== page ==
Sir John Bourn, head of the National Audit Office, reported today that the Invest to Save (ISB) programme has fostered better working together by organisations, departments, agencies and local authorities. But there is less evidence of what the programme has achieved in terms of tangible outputs.
In its study of the Invest to Save Budget, the NAO found that that just over a third of the 260 projects are intended to achieve efficiency gains and two-thirds improvements in service delivery. The expected benefits to costs on ISB projects are of the order of two to one.
Twenty-eight per cent (£88 million) of the £310 million spent so far has been allocated to projects to deliver improvements in health, education, transport and tackling crime. A further twenty-eight percent has been allocated to delivering local improvements in public service delivery mainly through better use of IT.
Many projects are at the early stages of implementation. Only 40 (15 per cent) of the 260 projects supported in the first three rounds of the ISB programme were completed by July 2002. It is therefore not yet possible to assess fully what the ISB programme has achieved.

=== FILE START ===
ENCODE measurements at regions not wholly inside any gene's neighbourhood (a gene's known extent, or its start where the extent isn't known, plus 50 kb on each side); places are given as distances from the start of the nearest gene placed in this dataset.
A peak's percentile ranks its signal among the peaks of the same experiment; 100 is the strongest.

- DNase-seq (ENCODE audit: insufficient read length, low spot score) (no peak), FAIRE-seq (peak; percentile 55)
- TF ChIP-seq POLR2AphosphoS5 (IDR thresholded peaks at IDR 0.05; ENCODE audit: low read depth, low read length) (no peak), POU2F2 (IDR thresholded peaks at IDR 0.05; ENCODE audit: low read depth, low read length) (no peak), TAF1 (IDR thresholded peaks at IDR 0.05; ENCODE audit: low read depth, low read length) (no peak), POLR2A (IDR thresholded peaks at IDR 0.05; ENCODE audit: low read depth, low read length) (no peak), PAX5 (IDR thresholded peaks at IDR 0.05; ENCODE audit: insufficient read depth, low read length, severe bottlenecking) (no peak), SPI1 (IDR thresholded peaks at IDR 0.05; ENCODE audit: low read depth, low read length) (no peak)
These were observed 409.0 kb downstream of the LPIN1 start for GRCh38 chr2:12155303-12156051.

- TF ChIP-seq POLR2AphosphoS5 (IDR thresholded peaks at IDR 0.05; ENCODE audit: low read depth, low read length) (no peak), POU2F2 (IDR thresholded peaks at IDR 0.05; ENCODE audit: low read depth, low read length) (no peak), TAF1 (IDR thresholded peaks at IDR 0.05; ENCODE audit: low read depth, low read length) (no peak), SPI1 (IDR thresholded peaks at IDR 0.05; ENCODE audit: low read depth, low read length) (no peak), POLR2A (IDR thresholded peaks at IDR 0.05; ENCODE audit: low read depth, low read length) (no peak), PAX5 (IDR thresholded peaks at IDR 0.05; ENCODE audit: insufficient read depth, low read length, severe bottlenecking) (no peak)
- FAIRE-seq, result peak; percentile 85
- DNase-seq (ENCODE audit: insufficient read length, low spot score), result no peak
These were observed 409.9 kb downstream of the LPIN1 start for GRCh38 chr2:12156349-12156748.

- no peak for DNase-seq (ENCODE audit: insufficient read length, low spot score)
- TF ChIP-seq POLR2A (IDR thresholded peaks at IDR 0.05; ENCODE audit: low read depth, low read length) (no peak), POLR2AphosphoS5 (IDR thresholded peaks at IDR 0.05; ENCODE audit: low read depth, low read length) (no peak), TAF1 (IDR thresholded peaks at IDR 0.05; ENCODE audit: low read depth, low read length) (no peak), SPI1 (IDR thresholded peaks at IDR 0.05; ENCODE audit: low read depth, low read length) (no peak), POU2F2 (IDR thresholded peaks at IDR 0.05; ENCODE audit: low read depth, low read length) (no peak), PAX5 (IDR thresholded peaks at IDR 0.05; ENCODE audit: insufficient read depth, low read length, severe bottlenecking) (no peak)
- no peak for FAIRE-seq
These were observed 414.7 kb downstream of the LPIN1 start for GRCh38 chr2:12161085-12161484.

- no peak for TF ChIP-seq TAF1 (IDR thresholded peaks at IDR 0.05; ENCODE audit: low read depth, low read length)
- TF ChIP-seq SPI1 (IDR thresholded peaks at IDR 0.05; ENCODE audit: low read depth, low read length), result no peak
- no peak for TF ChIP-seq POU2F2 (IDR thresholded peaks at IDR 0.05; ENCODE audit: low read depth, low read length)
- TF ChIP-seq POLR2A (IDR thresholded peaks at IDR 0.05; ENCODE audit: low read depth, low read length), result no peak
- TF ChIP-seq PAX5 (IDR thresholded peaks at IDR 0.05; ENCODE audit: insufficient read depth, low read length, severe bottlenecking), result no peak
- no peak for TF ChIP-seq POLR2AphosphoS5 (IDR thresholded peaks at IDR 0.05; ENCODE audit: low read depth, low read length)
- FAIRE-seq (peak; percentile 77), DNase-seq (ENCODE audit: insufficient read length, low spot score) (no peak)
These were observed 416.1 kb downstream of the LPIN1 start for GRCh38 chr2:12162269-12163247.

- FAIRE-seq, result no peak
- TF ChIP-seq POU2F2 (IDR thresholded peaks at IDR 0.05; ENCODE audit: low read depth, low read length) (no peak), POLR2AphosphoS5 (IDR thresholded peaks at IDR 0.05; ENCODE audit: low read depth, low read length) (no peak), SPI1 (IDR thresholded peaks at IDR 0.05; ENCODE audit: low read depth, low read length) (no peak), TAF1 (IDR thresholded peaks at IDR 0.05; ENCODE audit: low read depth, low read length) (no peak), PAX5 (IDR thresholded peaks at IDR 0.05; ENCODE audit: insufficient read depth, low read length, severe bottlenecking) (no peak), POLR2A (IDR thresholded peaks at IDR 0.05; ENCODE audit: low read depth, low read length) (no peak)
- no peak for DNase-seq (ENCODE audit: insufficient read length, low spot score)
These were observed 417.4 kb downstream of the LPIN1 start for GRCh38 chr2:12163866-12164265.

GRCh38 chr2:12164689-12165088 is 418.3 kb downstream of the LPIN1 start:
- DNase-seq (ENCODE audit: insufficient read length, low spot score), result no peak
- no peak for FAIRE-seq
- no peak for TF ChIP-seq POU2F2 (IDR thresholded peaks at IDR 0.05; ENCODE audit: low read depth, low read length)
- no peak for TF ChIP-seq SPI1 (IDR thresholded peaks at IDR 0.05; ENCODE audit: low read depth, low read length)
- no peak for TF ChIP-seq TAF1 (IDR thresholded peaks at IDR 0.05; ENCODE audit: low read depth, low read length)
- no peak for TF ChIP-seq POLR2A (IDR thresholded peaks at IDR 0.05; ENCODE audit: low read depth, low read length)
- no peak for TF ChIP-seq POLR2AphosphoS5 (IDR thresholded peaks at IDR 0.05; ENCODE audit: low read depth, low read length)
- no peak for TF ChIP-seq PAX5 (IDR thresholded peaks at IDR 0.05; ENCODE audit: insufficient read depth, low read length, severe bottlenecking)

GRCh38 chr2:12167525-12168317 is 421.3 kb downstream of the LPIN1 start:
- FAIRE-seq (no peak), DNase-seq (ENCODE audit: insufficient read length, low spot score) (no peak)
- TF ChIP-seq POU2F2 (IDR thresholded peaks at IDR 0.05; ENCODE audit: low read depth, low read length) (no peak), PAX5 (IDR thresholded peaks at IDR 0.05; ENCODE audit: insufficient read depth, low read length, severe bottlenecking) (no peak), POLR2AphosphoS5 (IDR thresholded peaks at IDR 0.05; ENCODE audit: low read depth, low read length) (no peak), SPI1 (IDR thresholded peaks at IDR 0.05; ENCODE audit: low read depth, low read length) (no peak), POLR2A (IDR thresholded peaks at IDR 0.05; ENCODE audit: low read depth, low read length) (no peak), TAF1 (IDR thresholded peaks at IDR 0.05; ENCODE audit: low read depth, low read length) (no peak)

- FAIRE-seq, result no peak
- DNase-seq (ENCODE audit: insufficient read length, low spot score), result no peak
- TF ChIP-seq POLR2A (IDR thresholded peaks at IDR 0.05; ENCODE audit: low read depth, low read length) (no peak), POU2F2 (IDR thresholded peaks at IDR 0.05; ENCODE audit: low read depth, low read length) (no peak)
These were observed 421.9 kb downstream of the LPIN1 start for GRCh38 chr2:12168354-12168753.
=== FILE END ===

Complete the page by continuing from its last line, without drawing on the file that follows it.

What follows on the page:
The Department for Work and Pensions’ “ONE” project was well evaluated and lessons from the project used in the development of Jobcentre Plus. This is a notable exception. Less thought appears to have been given as to how the key lessons from other projects should be disseminated. As a result, key lessons about projects and the way innovative activities have been managed may have been lost. Also lessons about the management of the programme in earlier rounds, such as the need for all those involved with a project to have the same agreed objectives, have not yet been fully taken on board by departments. This raises the risk of duplication of effort and additional costs.
The report recommends that departments should focus more on identifying the barriers to improved service delivery and ensure that the projects they propose for ISB support are better targeted to identify how these barriers can be tackled in new and innovative ways. Also they should provide more support for managers responsible for innovative projects, circulate the results of ISB projects more systematically and give consideration to the sustainability of benefits and innovation once ISB funding ceases.